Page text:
29-Year-Old European Spacecraft Returns to Earth

29-Year-Old European Spacecraft Returns to Earth

According to the European Space Agency (ESA), a European satellite that was launched in 1995 to survey Earth and concluded its mission 13 years ago—long after its scheduled 3-year lifetime—returned to the planet on Wednesday.

According to the ESA, satellite debris fell over the North Pacific Ocean at approximately 18:17 CET (17:17 UTC). When the European Space Agency (ESA) decided to deactivate the satellite in 2011, its height had been gradually dropping.

On Wednesday, the satellite reached the crucial altitude of around 80 kilometers (50 miles) above Earth’s surface. At that point, the atmospheric drag was so great that the spacecraft started to disintegrate, according to information from the space agency on its website.

Satellite was Brought Closer to Earth Over Time

The 2.5-metric-ton (2.75-US-ton) satellite was carefully and progressively decommissioned in order to prevent the accumulation of more space debris in Earth’s orbit that could endanger ISS and other operational spacecraft.

The ESA claims that as the satellite reentered Earth’s atmosphere, the great majority of it burned up. Additional pieces of the satellite dropped into the ocean beneath.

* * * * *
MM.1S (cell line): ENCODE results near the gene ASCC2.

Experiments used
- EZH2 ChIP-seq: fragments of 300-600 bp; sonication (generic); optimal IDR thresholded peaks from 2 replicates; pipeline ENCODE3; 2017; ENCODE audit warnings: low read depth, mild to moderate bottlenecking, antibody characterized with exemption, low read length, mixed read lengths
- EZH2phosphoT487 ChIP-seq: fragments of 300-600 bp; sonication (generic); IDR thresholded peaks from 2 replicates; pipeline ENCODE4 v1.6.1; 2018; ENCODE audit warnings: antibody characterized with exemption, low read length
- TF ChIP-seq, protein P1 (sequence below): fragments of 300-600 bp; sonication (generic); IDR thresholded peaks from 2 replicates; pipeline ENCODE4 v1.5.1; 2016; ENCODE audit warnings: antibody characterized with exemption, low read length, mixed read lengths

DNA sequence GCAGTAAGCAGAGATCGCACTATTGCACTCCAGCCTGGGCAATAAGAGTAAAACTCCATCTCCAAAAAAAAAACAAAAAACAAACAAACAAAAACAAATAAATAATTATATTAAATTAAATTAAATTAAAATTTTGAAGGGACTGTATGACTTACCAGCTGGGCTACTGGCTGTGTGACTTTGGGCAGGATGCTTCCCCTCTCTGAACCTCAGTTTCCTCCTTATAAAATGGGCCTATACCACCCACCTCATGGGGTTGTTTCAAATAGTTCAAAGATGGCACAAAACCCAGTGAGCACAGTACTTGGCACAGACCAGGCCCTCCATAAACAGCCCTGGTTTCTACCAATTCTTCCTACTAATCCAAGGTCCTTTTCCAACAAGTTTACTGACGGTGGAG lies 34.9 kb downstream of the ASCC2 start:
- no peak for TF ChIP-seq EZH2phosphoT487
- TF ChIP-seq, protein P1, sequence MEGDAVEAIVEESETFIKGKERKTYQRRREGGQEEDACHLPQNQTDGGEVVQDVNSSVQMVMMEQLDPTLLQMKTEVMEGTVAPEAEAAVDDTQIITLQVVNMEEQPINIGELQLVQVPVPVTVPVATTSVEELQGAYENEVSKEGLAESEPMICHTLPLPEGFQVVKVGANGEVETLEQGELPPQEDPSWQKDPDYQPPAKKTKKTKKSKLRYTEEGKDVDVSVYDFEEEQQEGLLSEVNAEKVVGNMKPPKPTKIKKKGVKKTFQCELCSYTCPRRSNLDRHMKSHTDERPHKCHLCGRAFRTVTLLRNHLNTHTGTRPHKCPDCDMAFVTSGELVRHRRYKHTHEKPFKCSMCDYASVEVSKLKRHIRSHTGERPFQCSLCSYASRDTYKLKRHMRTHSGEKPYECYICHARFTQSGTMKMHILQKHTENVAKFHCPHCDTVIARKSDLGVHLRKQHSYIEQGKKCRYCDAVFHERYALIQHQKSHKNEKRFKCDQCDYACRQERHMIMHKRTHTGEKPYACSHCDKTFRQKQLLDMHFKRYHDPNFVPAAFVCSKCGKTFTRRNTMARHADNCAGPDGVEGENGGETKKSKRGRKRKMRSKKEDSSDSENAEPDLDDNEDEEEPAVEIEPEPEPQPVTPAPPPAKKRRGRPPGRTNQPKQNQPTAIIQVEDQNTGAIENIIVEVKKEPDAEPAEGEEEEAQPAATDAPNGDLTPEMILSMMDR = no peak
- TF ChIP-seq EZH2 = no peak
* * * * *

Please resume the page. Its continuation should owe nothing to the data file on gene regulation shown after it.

A Large, Lifeless Satellite Returns to Earth

Once its fuel was used up, the satellite’s mass was calculated to be 2,294 kg. According to information on the ESA website, “an object of similar mass reenters Earth’s atmosphere every week or two on average.”

In a statement released following the satellite’s atmospheric break, ESA specialists reaffirmed their earlier assessment that there was almost little possibility of debris endangering people.

Earlier in the day, ESA space debris system engineer Benjamin Bastida Virgili had stated, “The odds of a piece of satellite falling on someone’s head is estimated at one in a billion.”

Information Regarding ERS-2

According to the European Space Agency (ESA), the European Remote Sensing-2 satellite was Europe’s most advanced Earth observation satellite when it was launched in 1995. It had been launched four years earlier as its sister satellite, ERS-1.

Over the course of its 16-year mission, the ERS-2 acquired data on melting polar ice, shifting landmasses, increasing sea levels, warming oceans, and atmospheric chemistry that provided important new insights into climate change.

The satellite also kept an eye on earthquakes and floods that occurred in far-off parts of the globe.

Sanchita Patil

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